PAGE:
A friend in need
It's always inspiring to see a group of people volunteer to help someone who is in need. It is truly wonderful and a bit overwhelming when you are the recipient of such a gesture.
Two weeks ago I was that person in need.
In the middle of competing in the K&N Filters NHRA Sport Compact Fallnationals drag racing event at Old Bridge Township Raceway Park in Englishtown, N.J., I happened to get a huge puncture in one of my racing tires.
After successfully completing the first round of eliminations I returned to my pit space where it was pointed out that I had a flat tire. This was no surprise as people often think my rear tires are flat because they do not realize that while drag racing the drive wheels are intentionally under inflated to improve traction. That being said, people frequently mistake my 14 PSI of tire pressure for a flat tire. However, this time I really did have a flat tire. In fact, I had a 4-inch long metal tap from a drill stuck in the tire.
This was quite a dilemma. Not only was I supposed to be back at the starting line within the hour for round two of the race, but I was also two hours from home with a car that had been rendered immobile. Since I am far from being a big race team, these we re the only tires I had with me. I didn't even have a jack with me, much less a spare tire.
I quickly sought out the BF Goodrich Tire tent in the hopes they could help me out since I use their tires. Unfortunately they had drag radials there in every size but mine. That little errand wasted a good 15 minutes of the time I had before the next rou nd and I was starting to feel the pressure of the clock.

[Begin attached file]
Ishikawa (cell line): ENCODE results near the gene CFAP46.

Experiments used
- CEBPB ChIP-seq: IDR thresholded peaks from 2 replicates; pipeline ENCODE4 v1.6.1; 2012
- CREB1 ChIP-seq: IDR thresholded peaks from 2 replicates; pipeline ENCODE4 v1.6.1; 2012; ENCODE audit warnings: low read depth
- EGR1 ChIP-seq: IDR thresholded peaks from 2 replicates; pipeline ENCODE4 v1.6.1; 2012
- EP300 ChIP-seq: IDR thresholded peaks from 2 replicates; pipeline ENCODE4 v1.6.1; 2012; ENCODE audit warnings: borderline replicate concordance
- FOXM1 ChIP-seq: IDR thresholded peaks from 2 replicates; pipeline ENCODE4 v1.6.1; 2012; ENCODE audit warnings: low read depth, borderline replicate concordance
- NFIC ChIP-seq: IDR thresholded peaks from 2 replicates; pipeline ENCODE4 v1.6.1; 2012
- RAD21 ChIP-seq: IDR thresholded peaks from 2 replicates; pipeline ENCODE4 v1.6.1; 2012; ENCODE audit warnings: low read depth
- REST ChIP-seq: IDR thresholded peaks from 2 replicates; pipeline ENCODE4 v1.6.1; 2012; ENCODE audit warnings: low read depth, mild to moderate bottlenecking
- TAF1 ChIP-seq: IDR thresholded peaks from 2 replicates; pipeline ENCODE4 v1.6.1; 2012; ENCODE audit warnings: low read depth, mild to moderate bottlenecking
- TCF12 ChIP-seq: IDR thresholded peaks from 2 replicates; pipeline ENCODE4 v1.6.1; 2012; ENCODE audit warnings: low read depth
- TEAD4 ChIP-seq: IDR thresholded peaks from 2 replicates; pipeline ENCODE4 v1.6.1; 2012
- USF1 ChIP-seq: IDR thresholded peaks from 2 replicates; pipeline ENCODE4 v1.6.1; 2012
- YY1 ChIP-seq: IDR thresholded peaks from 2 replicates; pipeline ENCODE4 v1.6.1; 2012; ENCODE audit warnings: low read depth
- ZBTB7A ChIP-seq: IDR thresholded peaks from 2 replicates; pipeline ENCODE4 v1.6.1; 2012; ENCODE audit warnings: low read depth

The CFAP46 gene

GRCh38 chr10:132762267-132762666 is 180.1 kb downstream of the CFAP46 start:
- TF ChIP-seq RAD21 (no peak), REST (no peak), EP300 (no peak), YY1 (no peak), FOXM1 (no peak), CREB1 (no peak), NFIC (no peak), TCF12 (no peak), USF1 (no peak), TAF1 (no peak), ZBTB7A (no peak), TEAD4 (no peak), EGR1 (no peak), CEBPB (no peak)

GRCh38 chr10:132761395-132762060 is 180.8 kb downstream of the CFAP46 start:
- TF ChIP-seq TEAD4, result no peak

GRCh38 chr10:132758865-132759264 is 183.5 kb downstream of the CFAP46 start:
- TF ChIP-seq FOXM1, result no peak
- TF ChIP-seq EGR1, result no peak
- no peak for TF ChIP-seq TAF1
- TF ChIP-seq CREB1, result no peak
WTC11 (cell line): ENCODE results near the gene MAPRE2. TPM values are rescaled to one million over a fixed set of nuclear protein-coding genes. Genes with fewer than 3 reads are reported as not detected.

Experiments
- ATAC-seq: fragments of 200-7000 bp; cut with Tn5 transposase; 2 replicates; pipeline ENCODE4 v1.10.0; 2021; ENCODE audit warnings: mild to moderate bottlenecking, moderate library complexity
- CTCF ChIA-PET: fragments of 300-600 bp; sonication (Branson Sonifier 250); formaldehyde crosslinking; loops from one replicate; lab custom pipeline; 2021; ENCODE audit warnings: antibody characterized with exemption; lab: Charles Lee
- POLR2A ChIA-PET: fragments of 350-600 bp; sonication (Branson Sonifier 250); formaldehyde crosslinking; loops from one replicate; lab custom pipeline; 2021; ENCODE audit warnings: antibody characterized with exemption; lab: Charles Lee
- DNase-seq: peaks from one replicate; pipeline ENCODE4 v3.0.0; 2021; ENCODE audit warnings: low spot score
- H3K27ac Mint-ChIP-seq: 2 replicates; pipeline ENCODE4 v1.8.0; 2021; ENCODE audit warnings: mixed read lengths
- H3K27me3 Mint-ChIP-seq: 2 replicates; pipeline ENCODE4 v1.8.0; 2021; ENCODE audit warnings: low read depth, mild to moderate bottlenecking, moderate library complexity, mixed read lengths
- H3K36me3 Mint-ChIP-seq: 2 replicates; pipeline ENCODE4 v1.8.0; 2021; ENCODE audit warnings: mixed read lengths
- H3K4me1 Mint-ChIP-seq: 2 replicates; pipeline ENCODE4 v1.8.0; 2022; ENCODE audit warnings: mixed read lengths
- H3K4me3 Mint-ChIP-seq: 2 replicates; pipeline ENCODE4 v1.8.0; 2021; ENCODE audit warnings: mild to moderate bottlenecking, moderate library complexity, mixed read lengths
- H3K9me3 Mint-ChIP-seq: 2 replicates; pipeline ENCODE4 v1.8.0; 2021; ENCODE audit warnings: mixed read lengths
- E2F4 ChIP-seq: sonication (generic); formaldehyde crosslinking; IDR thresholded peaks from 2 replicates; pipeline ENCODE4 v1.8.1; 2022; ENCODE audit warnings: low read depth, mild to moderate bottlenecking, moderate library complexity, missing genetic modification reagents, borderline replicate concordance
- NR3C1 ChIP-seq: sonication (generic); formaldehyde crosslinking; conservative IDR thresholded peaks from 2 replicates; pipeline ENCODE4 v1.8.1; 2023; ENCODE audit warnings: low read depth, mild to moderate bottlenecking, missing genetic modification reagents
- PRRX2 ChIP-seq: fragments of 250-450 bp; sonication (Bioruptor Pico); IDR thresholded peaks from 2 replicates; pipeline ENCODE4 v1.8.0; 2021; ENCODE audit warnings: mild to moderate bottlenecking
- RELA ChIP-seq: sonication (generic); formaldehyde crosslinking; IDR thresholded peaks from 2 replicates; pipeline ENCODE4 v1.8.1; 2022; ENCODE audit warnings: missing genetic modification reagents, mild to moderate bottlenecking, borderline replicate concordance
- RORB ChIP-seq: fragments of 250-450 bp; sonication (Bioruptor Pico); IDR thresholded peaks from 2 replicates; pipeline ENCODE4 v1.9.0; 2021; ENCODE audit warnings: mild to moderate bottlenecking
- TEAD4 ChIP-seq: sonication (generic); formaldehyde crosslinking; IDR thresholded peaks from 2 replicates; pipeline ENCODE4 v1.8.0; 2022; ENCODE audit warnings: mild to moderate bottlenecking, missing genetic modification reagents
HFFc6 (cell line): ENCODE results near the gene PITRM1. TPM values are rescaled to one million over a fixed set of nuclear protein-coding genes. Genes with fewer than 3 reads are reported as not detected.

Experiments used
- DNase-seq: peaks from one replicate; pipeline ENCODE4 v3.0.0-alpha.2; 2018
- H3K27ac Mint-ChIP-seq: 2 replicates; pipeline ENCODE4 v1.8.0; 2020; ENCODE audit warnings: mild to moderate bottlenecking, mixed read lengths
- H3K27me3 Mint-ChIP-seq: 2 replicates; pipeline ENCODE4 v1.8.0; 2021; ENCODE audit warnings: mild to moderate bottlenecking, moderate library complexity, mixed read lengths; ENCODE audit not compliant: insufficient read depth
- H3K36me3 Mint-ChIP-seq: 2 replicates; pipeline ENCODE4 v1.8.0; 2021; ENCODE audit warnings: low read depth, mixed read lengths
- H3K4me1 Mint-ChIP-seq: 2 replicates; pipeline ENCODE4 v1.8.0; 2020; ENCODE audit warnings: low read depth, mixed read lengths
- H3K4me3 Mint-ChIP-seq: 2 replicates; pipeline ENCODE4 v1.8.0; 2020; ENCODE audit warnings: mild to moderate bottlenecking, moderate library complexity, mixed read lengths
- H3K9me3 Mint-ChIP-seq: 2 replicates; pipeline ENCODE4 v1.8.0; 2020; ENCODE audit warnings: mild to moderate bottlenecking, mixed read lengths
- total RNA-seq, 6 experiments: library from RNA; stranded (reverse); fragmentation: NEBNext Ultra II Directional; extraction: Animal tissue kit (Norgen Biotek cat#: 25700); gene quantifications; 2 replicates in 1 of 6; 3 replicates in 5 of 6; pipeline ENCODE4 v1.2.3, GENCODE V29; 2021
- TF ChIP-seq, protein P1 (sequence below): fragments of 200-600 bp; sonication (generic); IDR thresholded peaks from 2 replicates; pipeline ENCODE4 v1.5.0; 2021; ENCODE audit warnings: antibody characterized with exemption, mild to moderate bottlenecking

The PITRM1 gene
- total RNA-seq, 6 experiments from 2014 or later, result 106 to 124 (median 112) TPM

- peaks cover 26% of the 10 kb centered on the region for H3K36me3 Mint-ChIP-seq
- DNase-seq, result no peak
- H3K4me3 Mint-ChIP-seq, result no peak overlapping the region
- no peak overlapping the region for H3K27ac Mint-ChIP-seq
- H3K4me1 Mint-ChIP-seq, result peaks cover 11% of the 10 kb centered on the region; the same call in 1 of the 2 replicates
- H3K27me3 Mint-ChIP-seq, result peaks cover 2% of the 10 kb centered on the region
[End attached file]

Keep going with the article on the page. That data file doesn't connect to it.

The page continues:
So I headed back to my car to figure out my options and there I found a group of my friends from the tri-state are a. My friend Gerry Roberts offered me the use of his rims and tires for the next round. Roberts happens to race the same car as I do, so using his wheels was an ideal solution for me to make it to the next round. Of course every solution poses new questio ns, like: Who has a jack? Better yet, who has two jacks so we can swap both wheels from both cars? And how I am getting home on the flat tire?
To my utter amazement, as soon as I agreed to borrow Roberts' tires, all of the friends around me started to buzz like a bunch of bees fixing a broken nest. Henri Szeto went back to his friends at the Barber Shop racing camp to borrow their huge jack. Roberts and his friend Mike Airall started taking off the wheels from his car while I borrowed a second jack from ano ther team that was pitted near me. Raul O' Brien took off to borrow a tire plug kit from the nice folks over at the Garrett trailer.
As I jacked my car up and began frantically taking off my rear wheels, I couldn't stop being astounded about how fast everyone was moving to help me . It was really a great feeling to know everyone was hustling to make sure I could get back up to the line for the next round which was rapidly approaching.
In the grand scheme of things this was just a bunch of people changing a flat tire, but for me it was really much more than that. Big race teams can tear whole engines apart and rebuild them between rounds, but I do not have access to those kinds of resources. For the "little guys" like me that go weekend racing, a punctured tire could easily end the day.
We managed to get both tires swapped onto my car and I made my way up to the staging lanes as fast as possible. As I was buckling in for round two of the race, another friend, Jim Ong was plugging my gouged tire with the plug kit that O' Brien brought back. O' Brien then drove my tire to the other end of the track and filled it with air for me so I would be able to drive home.
When I returned to the pits after the second race, I found my newly inflated drag radial waiting to be reinstalled on my car. Although I ended up losing the second round, I drove safely home feeling like a winner, having so many friends that pulled together to make it happen.